A new report from the Royal College of Physicians (RCP) and Mesothelioma UK shows that more mesothelioma patients diagnosed in England and Wales during 2014-2016 are receiving active anti-cancer treatment with chemotherapy.
The report also shows that despite increased active treatment, just 7% of patients are alive three years after being diagnosed.
Mesothelioma is a type of cancer predominately linked to asbestos, and found mainly in older men due to being linked to occupations such as shipbuilding and electrical installation where exposure to asbestos is high. The disease typically affects the chest, but can also occur in other sites such as the abdomen.
Other key findings from the National Mesothelioma Audit report 2018 include:
- Pathological confirmation of the diagnosis was achieved in 88% of cases, only just short of the 90% audit standard
- Access to a cancer nurse specialist remains variable across England.
- 81% of patients were discussed at lung multi-disciplinary team (MDTs) meetings – short of the 95% target but an improvement on previous years
- Specialist services for patients suffering from peritoneal mesothelioma are now emerging. Peritoneal mesothelioma is rare, constituting 4% of mesothelioma cases, and are included for the first time in this report
The report also shows a breakdown of incidence, treatment and survival rates by region on page 15.
My story begins in the summer of 2015, although I didn’t quite realise it at that point!! I had intermittent pains in my chest, but thought they were muscular, due to heaving my bike on and off the train as a commuter. The following year, I had a cough, nothing unusual in a household with young children, but, my cough didn’t settle, and I became anxious. By the time I saw my GP, she asked if I had been short of breath, and worryingly, I realised that I had.
In January 2017, following a CT scan, I was told I had pleural cancer. This turned out to be mesothelioma. I found it very difficult to make treatment decisions, but with the guidance of my oncologist, I decided to go for chemotherapy. Luckily for me, I had an incredible response, with most of the tumour shrinking away, allowing me to have a wonderful summer with my family.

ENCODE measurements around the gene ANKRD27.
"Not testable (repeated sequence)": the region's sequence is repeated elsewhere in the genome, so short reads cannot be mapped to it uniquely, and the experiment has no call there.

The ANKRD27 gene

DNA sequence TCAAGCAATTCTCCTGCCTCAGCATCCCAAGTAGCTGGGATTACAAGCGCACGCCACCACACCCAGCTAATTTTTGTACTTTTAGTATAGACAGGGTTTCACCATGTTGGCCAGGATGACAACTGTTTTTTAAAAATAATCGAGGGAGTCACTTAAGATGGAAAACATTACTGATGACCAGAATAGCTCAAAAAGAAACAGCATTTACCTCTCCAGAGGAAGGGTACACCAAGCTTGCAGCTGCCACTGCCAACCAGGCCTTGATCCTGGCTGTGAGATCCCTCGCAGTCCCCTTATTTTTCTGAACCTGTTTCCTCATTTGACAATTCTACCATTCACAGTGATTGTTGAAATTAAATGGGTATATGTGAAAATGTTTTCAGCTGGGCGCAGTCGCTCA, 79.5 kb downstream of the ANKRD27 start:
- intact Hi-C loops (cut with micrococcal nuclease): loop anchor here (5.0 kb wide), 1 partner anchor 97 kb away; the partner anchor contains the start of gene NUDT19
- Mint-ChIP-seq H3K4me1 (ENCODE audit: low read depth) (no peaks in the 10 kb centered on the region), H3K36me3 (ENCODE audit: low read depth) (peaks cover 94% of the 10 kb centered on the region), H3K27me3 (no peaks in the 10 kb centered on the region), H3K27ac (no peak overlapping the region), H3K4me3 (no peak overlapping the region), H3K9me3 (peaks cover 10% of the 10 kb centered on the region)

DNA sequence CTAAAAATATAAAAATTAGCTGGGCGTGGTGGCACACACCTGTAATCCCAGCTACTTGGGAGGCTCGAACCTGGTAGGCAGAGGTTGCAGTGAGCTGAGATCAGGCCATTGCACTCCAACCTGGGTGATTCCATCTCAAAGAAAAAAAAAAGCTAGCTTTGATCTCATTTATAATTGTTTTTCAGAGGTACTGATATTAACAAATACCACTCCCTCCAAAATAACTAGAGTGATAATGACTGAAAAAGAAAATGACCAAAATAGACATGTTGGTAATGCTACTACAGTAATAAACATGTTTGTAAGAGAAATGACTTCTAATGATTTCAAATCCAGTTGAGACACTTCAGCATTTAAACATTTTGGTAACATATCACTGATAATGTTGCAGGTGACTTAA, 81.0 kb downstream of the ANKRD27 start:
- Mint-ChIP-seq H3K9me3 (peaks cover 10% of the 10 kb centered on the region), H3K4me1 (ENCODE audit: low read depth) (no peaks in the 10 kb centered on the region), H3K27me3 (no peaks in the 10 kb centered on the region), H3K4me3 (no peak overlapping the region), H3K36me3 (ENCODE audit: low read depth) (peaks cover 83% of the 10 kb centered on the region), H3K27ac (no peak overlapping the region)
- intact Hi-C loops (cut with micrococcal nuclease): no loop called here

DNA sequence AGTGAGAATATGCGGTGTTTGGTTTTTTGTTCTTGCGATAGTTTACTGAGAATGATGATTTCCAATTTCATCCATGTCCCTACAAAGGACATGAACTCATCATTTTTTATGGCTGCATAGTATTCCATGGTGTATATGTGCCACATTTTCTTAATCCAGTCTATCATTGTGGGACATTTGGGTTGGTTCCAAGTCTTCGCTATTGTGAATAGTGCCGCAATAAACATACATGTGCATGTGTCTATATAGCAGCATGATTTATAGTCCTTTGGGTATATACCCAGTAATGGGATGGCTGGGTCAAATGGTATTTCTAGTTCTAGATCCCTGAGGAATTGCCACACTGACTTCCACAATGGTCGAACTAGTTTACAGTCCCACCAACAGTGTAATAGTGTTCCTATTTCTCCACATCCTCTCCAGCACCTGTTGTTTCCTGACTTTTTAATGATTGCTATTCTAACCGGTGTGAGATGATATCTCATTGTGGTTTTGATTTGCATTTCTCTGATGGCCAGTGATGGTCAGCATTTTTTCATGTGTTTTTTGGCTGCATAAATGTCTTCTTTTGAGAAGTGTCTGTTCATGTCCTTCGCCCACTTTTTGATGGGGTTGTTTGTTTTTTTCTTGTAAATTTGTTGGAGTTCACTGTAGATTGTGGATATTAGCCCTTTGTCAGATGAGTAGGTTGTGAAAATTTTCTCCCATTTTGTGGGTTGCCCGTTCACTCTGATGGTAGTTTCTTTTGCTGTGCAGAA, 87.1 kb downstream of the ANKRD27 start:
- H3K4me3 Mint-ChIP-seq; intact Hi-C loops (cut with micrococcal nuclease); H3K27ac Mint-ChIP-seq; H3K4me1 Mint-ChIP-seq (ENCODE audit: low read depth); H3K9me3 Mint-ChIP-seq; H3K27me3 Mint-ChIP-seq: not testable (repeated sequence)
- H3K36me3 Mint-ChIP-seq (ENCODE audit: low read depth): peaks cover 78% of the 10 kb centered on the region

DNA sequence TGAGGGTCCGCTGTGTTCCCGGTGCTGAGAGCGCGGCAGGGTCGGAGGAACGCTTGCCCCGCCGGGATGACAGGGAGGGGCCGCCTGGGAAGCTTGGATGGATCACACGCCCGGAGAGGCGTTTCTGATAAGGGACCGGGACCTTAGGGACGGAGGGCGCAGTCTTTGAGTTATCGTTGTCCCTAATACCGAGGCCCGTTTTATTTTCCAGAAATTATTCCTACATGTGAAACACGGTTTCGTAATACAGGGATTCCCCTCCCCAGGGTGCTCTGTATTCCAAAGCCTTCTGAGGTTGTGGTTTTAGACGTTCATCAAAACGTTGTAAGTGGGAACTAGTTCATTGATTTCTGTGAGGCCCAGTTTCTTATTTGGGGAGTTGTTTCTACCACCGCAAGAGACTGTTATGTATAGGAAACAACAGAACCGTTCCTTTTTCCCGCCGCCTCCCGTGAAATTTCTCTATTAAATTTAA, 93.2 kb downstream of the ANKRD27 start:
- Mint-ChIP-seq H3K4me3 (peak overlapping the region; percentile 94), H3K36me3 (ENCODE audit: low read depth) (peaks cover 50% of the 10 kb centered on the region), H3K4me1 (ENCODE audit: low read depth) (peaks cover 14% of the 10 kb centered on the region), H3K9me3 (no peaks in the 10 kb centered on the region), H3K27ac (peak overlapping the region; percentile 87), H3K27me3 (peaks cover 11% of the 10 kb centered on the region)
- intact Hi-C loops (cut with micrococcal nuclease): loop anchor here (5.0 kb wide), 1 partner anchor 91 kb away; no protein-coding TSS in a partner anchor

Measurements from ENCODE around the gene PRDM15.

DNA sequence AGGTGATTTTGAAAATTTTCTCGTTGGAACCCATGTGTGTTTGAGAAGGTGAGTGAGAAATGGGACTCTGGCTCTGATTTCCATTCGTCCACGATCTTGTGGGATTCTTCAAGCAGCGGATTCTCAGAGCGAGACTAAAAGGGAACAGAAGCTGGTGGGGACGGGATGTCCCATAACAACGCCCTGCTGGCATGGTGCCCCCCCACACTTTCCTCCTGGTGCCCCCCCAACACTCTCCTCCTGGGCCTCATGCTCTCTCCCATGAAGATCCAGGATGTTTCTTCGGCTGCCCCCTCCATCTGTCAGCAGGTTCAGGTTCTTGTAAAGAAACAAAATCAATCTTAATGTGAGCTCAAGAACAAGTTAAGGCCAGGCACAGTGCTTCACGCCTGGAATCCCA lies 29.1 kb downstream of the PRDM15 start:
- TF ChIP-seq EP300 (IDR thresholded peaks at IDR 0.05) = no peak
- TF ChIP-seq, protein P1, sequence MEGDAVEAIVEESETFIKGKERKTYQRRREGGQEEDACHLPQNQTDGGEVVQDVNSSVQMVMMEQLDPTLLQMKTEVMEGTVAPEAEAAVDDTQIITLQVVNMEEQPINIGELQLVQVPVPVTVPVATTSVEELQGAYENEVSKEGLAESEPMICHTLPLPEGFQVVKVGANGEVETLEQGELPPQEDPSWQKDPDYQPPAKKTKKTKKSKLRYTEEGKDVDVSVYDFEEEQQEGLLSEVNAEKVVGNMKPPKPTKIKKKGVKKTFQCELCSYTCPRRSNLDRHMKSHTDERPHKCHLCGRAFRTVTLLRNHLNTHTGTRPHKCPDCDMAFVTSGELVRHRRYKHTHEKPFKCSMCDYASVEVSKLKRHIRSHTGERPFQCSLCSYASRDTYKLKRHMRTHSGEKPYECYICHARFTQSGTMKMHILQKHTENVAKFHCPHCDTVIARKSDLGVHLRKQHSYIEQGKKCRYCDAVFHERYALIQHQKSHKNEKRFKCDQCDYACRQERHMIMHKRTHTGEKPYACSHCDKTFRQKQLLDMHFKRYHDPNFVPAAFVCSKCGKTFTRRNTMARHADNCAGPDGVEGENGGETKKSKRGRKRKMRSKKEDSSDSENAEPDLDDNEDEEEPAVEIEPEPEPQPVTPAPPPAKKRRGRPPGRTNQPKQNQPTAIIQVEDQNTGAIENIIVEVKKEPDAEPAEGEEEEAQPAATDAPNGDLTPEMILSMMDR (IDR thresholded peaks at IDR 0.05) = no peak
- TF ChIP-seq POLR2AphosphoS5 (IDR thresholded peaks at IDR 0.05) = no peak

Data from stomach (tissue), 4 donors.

Things have changed for me since then; the disease progressed again fairly quickly. I am now on my third line of treatment but have my eye on the numerous clinical trials currently open in the UK.
In this era of social media, patients are increasingly well informed and connected. They understandably question the differences between treatment options in different centres. Audit of care can drive up standards, giving both treatment centres targets to aim for, and something for patients to benchmark their care against.
Mags Portman, mesothelioma patient
Dr Susan Harden, National Mesothelioma Audit clinical lead, said: “It is pleasing to see that more patients are receiving chemotherapy, however the report clearly identifies areas for improvement for mesothelioma patients. It is important that more patients are seen by cancer nurses, and that MDTs manage a greater number of cases of mesothelioma.
“I welcome this report and hope that the recommendations are taken forward to reduce the variation in care that patients receive.”
Professor Mick Peake, Chair of the Board of Trustees, Mesothelioma UK said: “This report shows that there is evidence of some improvements since the first report in 2008, particularly in the proportion of patients receiving chemotherapy. However, wide variations remain between cancer alliances and it is clear that many lung cancer MDTs are managing very small numbers of cases each year.
“I hope that those responsible for providing and commissioning the services for patients suffering from mesothelioma will look at this report and seriously consider what implications it has for their own responsibilities for providing high quality care for all.”
The audit is commissioned by Mesothelioma UK and carried out by the Royal College of Physicians. It follows two previous audits covering the periods of 2008-12 and 2014. Detailed data on 7,192 individual patients with mesothelioma were collected and analysed to produce the report.
It typically takes around 20 to 50 years for mesothelioma to develop, with the peak for cases due to be between 2020 and 2025.
For more information or to arrange an interview, please contact Amarinder Cooner, communications adviser, RCP Care Quality Improvement Department on 020 3075 2399.